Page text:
June 10, 2021 – Ottawa, Ontario

The Government of Canada is committed to addressing systemic inequities in the criminal justice system, specifically for Indigenous Peoples, Black Canadians, and other groups disproportionately affected by having a criminal record.

Today, the Minister of Public Safety and Emergency Preparedness, the Honourable Bill Blair, introduced legislation, Bill C-31 An Act to Amend the Criminal Records Act and make consequential amendments to other acts, which proposes to reduce barriers to pardons for individuals with criminal records who have served their sentences and are living law-abiding lives. A pardon helps remove the stigma of a criminal record so people can access housing, employment, volunteer opportunities, and education, which are key to safe and successful reintegration as productive members of society. This improves public safety through reduced re-offending and victimization.

To help ensure that the pardons program works fairly and effectively, the legislation proposes to amend the Criminal Records Act to reduce wait periods for obtaining a pardon to three years for summary offences and five years for indictable offences. It would also streamline the decision-making process for less serious offences, so these applications can be dealt with more quickly and simply. In keeping with the aim of protecting public safety, some particularly serious offences would be ineligible. These ineligibilities would include convictions for sexual offences against a child; terrorism offences for which a sentence of 10 years or more has been imposed; and offences for which a life or indeterminate sentence has been imposed. The legislation also proposes that late payment of a fine or any other monetary penalty that was included in the sentence, does not restart the wait period.

In addition to these legislative amendments, the Government also intends to:

  • Significantly reduce the application fee to an amount as low as $50 to make pardons more affordable, because the current cost of applying for a pardon ($657.77) is a financial barrier for many.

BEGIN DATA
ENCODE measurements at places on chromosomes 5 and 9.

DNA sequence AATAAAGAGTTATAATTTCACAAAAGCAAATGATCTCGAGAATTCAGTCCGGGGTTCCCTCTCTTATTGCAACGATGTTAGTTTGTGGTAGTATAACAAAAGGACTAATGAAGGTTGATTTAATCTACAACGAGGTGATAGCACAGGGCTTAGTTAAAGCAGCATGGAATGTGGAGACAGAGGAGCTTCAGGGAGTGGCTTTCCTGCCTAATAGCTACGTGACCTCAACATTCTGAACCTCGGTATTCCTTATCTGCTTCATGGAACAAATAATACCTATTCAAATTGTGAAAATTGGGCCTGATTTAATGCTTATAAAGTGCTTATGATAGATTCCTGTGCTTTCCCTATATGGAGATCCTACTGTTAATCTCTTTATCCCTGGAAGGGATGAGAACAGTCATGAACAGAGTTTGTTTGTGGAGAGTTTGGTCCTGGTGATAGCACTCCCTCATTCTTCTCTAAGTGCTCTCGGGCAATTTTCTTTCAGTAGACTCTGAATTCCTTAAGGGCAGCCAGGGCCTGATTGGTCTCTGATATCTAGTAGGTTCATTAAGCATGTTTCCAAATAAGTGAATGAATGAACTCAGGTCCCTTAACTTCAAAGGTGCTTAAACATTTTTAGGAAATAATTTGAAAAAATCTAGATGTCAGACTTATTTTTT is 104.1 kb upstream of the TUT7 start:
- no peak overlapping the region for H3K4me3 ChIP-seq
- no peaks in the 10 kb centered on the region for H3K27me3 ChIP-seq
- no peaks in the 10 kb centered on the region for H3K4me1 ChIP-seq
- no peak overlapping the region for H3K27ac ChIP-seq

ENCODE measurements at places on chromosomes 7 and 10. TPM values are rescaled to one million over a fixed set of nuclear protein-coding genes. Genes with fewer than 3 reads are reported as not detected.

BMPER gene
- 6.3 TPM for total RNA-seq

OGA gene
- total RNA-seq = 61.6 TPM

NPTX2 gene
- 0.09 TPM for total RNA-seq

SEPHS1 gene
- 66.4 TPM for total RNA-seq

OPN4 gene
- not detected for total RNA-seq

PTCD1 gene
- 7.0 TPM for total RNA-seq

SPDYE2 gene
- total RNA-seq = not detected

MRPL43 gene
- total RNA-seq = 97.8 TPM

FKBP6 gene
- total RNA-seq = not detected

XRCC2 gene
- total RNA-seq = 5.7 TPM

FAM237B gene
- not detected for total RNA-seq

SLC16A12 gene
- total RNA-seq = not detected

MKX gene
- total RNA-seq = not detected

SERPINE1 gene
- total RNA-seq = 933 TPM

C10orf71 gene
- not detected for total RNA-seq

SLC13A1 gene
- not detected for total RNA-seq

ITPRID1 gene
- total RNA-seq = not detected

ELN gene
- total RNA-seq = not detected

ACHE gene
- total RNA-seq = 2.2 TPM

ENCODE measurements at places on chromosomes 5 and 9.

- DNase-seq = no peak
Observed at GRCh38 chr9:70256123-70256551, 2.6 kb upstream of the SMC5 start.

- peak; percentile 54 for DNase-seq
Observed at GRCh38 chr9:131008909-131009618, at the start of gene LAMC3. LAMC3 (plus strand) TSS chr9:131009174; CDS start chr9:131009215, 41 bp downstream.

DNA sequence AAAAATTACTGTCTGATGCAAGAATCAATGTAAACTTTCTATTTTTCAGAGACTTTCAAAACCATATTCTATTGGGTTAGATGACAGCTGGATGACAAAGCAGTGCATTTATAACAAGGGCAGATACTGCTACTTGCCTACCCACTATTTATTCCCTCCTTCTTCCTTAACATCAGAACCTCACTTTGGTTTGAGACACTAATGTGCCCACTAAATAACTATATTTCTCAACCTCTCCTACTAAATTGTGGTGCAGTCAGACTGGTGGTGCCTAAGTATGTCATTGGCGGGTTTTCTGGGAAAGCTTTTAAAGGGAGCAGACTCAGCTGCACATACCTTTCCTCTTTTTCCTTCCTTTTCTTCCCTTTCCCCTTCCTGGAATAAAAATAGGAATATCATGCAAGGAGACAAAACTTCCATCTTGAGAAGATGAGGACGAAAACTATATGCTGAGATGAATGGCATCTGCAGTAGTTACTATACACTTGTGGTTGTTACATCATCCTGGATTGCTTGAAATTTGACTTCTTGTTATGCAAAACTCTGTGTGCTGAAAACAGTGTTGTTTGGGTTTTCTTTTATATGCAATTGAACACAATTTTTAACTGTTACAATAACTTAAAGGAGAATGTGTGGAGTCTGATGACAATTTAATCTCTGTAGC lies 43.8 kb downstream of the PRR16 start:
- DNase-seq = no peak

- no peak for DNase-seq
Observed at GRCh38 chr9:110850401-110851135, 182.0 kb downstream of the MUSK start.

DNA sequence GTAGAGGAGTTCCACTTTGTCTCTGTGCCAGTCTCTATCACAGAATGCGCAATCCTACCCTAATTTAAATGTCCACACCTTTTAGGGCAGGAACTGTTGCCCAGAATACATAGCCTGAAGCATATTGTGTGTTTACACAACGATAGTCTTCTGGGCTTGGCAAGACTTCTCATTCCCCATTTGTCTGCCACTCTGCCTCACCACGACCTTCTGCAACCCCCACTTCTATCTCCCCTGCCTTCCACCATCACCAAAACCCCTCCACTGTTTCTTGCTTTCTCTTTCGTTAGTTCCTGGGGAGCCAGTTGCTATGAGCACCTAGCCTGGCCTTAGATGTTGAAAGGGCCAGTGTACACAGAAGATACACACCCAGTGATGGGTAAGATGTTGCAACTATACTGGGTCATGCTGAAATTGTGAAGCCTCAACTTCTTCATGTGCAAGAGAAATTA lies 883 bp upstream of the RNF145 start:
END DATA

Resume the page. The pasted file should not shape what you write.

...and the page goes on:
• Invest in program modernizations for the Parole Board of Canada (PBC), including developing a new online portal to make the application process simpler and quicker.
  • Provide $22.2 million over 5 years for community based organizations to offer support services to help people complete pardon applications, and increase awareness of these support services, as well as of the PBC’s role as the federal agency responsible for the administration of the pardons program and its information resources for applicants. This will help ensure people have access to the right information about the pardons process and reduce reliance on third-party, for-profit companies that provide misleading information and charge high fees.

In an effort to further remove barriers to pardons, the Government will explore the automated sequestering of some criminal records for less serious offences for those living crime-free, in consultation with provinces, territories and municipalities, as well as other key criminal justice stakeholders. In other countries, including Australia and the United Kingdom, similar systems set aside criminal records for less serious offences after specific periods of time for those living crime-free, removing the need to apply for a pardon. This review will explore how such a system could be implemented in Canada.

The PBC, an independent administrative tribunal responsible for the timely, gradual, and safe reintegration of offenders into society and the sustained rehabilitation of individuals through pardons, recognizes the importance of diversity in carrying out its important public safety mandate. As part of the PBC’s commitment to bias-free and evidence-based decision-making, Board members consider systemic and background factors that have contributed to bringing an offender into the criminal justice system. The Corrections and Conditional Release Act, also requires that Board members be sufficiently diverse in their backgrounds to allow them to represent community values and views in their decision-making. As such, the PBC is, in effect, a “community board”, which represents Canada’s rich diversity of people and communities, with decision-makers that are reflective of the Canadians they serve.

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Author: Editor
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